Scheduler: This module is configured to manage the dispatch of the test execution requests from the wait queue to the execution queue. In one embodiment, a job is dispatched when (a) the time to execute the job has been reached, and (b) a test system 114 having the required characteristics is available to execute the job.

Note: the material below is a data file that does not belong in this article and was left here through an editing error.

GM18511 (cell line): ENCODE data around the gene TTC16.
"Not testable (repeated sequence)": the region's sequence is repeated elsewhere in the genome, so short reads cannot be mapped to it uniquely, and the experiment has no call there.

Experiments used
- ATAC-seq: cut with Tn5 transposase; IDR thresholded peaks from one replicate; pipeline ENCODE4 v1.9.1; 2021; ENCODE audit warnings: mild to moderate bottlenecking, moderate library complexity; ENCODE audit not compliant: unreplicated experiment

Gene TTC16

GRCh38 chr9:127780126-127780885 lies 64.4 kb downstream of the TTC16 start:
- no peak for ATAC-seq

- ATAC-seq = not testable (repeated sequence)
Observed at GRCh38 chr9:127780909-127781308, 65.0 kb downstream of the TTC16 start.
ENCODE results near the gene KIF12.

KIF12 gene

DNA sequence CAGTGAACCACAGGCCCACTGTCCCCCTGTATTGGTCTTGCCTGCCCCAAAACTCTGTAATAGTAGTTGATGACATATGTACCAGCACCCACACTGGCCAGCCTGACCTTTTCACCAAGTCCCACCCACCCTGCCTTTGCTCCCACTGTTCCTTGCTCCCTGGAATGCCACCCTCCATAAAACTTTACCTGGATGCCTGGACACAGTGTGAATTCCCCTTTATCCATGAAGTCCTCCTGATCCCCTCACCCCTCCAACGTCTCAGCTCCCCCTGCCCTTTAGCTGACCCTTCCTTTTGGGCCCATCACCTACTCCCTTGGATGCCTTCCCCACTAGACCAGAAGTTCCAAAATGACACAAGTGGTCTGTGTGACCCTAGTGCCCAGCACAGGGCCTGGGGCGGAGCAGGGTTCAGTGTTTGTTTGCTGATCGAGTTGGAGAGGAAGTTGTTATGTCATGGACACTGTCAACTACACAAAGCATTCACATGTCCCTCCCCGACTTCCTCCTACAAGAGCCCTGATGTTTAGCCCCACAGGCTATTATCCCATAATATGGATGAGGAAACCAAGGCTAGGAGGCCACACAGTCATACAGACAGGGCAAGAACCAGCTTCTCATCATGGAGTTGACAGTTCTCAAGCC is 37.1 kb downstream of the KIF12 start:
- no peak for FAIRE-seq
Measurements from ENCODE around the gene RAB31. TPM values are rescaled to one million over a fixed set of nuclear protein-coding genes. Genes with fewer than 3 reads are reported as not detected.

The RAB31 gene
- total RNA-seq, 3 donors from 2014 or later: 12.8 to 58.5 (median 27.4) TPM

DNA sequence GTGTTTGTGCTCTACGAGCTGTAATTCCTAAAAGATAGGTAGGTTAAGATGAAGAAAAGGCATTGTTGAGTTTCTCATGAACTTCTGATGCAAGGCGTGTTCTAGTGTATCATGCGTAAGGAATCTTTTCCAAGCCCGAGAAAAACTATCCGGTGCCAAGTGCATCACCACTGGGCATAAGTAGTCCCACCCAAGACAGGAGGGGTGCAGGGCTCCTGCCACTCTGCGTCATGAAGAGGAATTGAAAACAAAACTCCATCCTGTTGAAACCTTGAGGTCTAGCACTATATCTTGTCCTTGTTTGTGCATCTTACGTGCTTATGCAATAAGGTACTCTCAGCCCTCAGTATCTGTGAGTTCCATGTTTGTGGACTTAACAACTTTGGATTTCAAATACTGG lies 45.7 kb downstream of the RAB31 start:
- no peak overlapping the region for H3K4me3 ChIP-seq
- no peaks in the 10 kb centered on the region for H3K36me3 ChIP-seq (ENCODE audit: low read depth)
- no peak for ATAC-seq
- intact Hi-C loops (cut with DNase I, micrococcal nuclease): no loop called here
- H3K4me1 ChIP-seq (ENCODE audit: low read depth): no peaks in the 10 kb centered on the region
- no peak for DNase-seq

Reference is made to a block diagram depicted in FIG. 2 wherein the capability of the present invention to intelligently locate a test system 114 available to execute a test suite is illustrated, in accordance with one embodiment of the present invention. As shown, an inqueue directory 116 contains a plurality of test execution requests 116 a, 116 b, and 116 c. In accordance with one embodiment of the present invention, once the system controller 108 is initiated, the system controller 108 is designed to read each test execution request 116 a-116 c contained within the inqueue directory 116. As shown, each test suite request 116 a-116 c must be executed by a test system 114 capable of running the test execution request requirements. For instance, each of the test execution requests 116 a, 116 b, and 116 c must be run on a Solaris IA™ test system, a Wintel™ test system, or a Linux™ test system, respectively. The DTF system 100 of the present invention has the capability to advantageously locate an available test system from a plurality of ad-hoc network of test systems 114 a, 114 b, 114 c, and 114 d to execute each of the test execution requests 116 a-116 c.